|Editing by||Michael Levine|
|Running time||93 minutes|
The film explores the year that Junger and Hetherington spent in Afghanistan on assignment for Vanity Fair, embedded with the Second Platoon, B Company, 2nd Battalion, 503rd Infantry Regiment (airborne), 173rd Airborne Brigade Combat Team of the U.S. Army in the Korangal Valley. The 2nd Platoon is depicted defending the Observation Post (OP) named after a platoon medic who was killed earlier in the campaign, PFC Juan Sebastián Restrepo, a Colombian-born naturalized U.S. citizen.
The film follows the 2nd Platoon of Battle Company on a 15-month deployment in the Korangal Valley of northeast Afghanistan in the Nuristan area. The Korengal flows north to the Pech, which then flows east to the Kunar River valley on the border with Pakistan. The film chronicles the lives of the men from their deployment to the time of their return home. The Korangal Valley was at the time regarded as "the deadliest place on Earth" (as stated in the documentary itself, trailers, and television commercials on the National Geographic Channel). The goal of the deployment was to clear the Korengal Valley of insurgency and gain the trust of the local populace.
They begin their deployment at OP Korangal, and early in the campaign PFC Restrepo is killed, as well as another team member, PFC Vimoto. The film portrays negotiations with the local people, construction of an advanced outpost, OP Restrepo, as well as the challenges and intermittent firefights they face.
In the latter portion of the film, the dangerous mission Operation Rock Avalanche is shown along with some of its tragic consequences, such as dead civilians and soldiers, as well as the emotional distress that the soldiers are left with in its aftermath. For his actions during the operation Staff Sergeant Salvatore Giunta, who is featured in the film, would later become the first living person to receive the Medal of Honor since the Vietnam War.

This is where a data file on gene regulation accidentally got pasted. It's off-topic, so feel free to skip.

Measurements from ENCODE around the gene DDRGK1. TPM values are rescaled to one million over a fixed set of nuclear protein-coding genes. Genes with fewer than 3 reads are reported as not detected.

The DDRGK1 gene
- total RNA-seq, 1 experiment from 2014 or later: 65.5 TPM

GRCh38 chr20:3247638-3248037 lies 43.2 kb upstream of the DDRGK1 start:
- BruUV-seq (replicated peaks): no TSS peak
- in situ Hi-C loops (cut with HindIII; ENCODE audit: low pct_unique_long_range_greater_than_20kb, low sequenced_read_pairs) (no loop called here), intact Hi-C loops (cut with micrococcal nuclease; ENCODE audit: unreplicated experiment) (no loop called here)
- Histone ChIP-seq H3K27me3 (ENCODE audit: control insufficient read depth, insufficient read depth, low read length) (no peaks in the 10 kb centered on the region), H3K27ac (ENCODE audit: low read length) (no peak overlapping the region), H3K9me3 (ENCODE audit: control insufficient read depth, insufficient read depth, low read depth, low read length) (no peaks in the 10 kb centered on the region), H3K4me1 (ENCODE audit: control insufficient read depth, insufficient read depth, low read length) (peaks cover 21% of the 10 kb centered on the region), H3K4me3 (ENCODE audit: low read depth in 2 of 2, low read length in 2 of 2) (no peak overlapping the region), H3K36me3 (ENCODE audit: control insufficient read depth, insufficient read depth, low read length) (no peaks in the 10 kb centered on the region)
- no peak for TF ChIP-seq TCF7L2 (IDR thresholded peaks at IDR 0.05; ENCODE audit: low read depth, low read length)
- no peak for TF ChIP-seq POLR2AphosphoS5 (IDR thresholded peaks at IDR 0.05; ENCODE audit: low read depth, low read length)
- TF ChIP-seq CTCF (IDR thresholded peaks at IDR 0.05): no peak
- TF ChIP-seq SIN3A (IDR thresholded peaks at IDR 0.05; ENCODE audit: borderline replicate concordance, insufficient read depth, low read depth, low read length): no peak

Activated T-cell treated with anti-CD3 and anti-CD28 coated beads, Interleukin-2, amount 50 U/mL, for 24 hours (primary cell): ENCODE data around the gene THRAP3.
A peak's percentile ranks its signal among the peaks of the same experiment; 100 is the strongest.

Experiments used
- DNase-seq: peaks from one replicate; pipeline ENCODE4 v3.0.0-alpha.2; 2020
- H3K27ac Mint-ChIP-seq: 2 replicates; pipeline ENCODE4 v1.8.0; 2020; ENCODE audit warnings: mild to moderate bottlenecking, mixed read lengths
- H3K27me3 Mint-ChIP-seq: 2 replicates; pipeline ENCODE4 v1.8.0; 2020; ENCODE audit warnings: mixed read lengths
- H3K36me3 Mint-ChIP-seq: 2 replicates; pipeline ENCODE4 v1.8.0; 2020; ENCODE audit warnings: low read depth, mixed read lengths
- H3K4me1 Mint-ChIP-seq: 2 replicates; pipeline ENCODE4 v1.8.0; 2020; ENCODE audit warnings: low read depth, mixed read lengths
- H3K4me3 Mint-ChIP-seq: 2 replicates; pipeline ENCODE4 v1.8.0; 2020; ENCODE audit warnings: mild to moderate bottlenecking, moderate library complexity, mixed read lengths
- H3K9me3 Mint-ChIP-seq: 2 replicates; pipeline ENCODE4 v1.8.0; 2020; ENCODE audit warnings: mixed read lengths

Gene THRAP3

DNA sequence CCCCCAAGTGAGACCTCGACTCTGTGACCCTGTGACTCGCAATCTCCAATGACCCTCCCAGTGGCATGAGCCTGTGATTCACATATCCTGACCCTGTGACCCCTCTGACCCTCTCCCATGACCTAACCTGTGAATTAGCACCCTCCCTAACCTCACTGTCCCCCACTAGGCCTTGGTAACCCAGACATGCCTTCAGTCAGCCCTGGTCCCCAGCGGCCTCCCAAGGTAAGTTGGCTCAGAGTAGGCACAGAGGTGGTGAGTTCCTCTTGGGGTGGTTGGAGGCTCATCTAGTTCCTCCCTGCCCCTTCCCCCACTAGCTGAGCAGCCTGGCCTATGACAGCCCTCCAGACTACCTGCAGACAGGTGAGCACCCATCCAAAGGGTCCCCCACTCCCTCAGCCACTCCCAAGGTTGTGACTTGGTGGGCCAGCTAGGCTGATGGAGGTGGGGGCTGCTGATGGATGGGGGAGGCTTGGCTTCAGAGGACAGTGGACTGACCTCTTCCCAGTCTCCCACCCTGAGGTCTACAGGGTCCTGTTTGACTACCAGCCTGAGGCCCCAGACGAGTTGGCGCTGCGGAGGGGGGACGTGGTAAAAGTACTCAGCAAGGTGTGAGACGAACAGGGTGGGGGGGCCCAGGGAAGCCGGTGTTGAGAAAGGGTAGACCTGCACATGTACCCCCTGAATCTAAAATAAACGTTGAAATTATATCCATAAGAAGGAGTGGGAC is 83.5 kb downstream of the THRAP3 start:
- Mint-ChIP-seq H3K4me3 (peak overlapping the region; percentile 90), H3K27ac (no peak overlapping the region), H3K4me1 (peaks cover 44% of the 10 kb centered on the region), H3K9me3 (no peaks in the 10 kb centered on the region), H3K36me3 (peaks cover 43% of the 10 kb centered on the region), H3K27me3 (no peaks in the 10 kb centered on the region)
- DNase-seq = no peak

The film received the Grand Jury Prize for best documentary at the 2010 Sundance Film Festival. It received a certified fresh rating of 96% on Rotten Tomatoes. Roger Ebert awarded Restrepo four out of four stars. Additionally, numerous critics and publications included it in their annual top film selections.
- The Battle for Marjah, an HBO documentary covering the efforts of Bravo Company, 1st Battalion, 6th Marine Regiment, in Operation Moshtarak
- Armadillo, a 2010 Danish documentary about Danish troops stationed at "Armadillo" forward operating base in Helmand Province, Afghanistan
- 16 Days in Afghanistan, a highly referenced 2008 documentary about the country
- "Restrepo – Theatrical Release". International Documentary Association. Retrieved 1 December 2010.
- "Restrepo (2010)". Box Office Mojo. Retrieved 1 December 2010.
- Into the Valley of Death, Sebastian Junger, Vanity Fair, January 2008 article, discusses the strategic value of the Korangal Valley.
- An up-close yet impersonal look at war, Wesley Morris, Boston Globe movie review.
- Hetherington, Tim (11 November 2010). "Medal of Honor Winner Salvatore Giunta on Bravery, Brotherhood, and the Korengal". Vanity Fair. Retrieved 7 November 2013.
- Addicott, Brooks (January 30, 2010). "2010 Sundance Film Festival Announces Awards". Sundance Institute. Retrieved 30 November 2010.
- Restrepo review, Roger Ebert, Chicago Sun-Times.
- News Desk: The Best (and Worst) Films of the Year : The New Yorker
- "2010 in review: Betsy Sharkey on film". Los Angeles Times.
- PartB Film Awards 2011 – The Beaver
- Record | Columbia News
- Official website
- UK website
- Restrepo at the Internet Movie Database
- Restrepo at allmovie
- Restrepo at Rotten Tomatoes
- Restrepo at Metacritic
- Restrepo at DVD Resurrections
- GRITtv Interview With Laura Flanders and Tim Hetherington on "Restrepo"
- New York Times article
- OP Restrepo on Google Maps
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